The Sustainability Road Less Traveled
During the last year, 10 pioneering UMass students took the road less traveled – pursuing the BCT (Building Construction Technology) Applied Learning Pathways, a new option for students to ‘study abroad’ at the Mount Ida Campus of UMass Amherst in Newton, Massachusetts.
Students worked one-on-one with a faculty sponsor to create a customized, hands-on learning experience based on their interests in sustainability. These one-of-a kind pathways built the students’ confidence and portfolios (i.e. GIS mapping, augmented/virtual experiments, original research, multi-media videos, 3D models) as they collectively pursued more than 30 academic credits toward the completion of their degrees.
“As a master’s degree student at UMass, I wanted my learning to be meaningful and to have an impact,” said Abigail Moore, B.S. ’19, M.S, ’21. “The Independent Study project I designed with my professor focused on the idea of ‘Living Buildings;’ structures that generate more than they consume – and I was able to focus on understanding how these buildings can work with the environment, when life cycle analyses of a building are considered from the beginning of the design process.” Moore’s work has now been integrated into UMass courses and also helped her land her dream sustainability job as a Project Engineer for Arch Energy.
The BCT Applied Learning Pathways initiative provides students direct access to experts and practitioners, such as Recover Green Roofs President Mark Winterer, business disruptors like Bonzer Founder Ivan Li Huang, and in-house veterans like UMass’ Campus Sustainability Manager Ezra Small and Senior Campus Planner Ludmilla Pavlova. Academic projects have focused on diverse topics such as ergonomic design, electric car ride-sharing programs, academic makerspaces, geo-located phone-app tours and greenhouse gas accounting methods.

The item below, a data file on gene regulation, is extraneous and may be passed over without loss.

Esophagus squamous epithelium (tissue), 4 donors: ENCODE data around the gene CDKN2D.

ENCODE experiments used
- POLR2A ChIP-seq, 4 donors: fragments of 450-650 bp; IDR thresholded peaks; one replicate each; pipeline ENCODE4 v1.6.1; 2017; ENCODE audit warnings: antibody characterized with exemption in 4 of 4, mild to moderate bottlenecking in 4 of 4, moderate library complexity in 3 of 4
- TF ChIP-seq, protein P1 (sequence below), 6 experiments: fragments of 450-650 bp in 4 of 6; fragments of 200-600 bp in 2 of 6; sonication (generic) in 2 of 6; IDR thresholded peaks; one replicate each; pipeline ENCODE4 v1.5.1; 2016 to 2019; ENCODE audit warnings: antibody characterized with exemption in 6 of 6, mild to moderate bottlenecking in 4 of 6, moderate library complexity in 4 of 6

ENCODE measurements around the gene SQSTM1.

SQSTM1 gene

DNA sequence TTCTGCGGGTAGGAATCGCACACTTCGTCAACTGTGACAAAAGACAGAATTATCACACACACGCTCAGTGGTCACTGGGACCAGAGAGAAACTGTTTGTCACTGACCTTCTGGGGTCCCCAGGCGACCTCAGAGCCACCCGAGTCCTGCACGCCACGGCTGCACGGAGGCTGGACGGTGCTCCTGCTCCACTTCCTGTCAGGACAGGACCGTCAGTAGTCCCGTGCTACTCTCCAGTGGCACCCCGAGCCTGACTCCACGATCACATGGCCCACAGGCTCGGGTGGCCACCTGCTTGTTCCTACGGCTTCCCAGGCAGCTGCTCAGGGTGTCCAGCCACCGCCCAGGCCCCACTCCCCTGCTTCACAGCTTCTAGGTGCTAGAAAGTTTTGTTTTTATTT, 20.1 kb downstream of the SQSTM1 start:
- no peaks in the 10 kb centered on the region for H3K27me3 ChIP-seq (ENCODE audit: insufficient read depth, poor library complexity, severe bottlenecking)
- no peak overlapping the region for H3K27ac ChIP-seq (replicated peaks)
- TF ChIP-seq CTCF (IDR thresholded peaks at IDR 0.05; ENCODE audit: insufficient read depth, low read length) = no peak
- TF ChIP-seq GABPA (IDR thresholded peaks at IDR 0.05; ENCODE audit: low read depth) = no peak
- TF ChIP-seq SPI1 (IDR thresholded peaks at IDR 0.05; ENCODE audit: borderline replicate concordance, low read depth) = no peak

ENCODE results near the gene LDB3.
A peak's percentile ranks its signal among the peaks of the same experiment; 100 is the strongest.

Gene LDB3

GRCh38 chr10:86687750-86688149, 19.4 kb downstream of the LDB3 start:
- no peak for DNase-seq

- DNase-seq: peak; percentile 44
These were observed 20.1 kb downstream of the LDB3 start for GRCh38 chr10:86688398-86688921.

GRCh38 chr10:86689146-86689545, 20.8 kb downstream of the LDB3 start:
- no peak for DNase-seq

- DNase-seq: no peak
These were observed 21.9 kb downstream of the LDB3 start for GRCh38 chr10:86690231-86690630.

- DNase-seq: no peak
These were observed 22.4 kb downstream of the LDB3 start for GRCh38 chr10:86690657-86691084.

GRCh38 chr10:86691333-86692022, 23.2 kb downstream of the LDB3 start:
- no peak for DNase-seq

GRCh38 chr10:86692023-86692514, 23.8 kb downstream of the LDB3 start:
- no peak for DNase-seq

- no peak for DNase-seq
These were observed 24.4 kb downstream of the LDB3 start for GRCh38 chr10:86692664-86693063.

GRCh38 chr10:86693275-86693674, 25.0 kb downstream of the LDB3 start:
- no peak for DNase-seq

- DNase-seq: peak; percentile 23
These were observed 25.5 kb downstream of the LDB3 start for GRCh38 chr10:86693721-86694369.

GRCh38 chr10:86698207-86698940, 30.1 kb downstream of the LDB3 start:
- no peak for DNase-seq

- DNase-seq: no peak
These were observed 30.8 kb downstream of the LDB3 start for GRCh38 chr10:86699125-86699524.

As part of the hands-on experience, students visited nearby construction sites that prioritized long-range strategic planning and reduction in environmental impacts associated with buildings, such as a 22-acre, $1.5 billion Northland Newton Development, which is expected to be the largest passive house community in the United States when completed in 2024.
“It is vital that today’s students emerge from their education with skills that matter in the real world, and that they understand the scale and scope of what is possible for towns and cities which prioritize sustainability and the quality of life for residents,” said Kent Gonzalez, vice president of operations for Northland Investment Corporation. “The hands-on learning facilitated by the special ‘make-your-own’ academics initiatives at the Mount Ida Campus is an important key to their success.”
Students’ academic proposals have helped to make the case for energy conservation measures and new demonstration equipment for courses and spawned new research in biophilic design and experiential learning. Students used their customized, hands-on learning experiences to create unique portfolios of their work, contributing to job offers from the Northeast Climate Adaptation Science Center, Consigli, DPS Group Global, Valley Solar, Delucca Fence Company, National Lumber, Plumb House, Inc., and the City of Salem, among other employers.
Courses associated with the BCT Applied Learning Pathways at the Mount Ida Campus of UMass Amherst are open to all majors. For more information, please contact Dr. Paul J. Wolff III (email@example.com), sponsoring faculty in the Environmental Conservation Department within the College of Natural Sciences.
Learn more about how Dan Palmer ’22 about biophilic design and how to use living systems to improve awareness of the power of a "sense of place."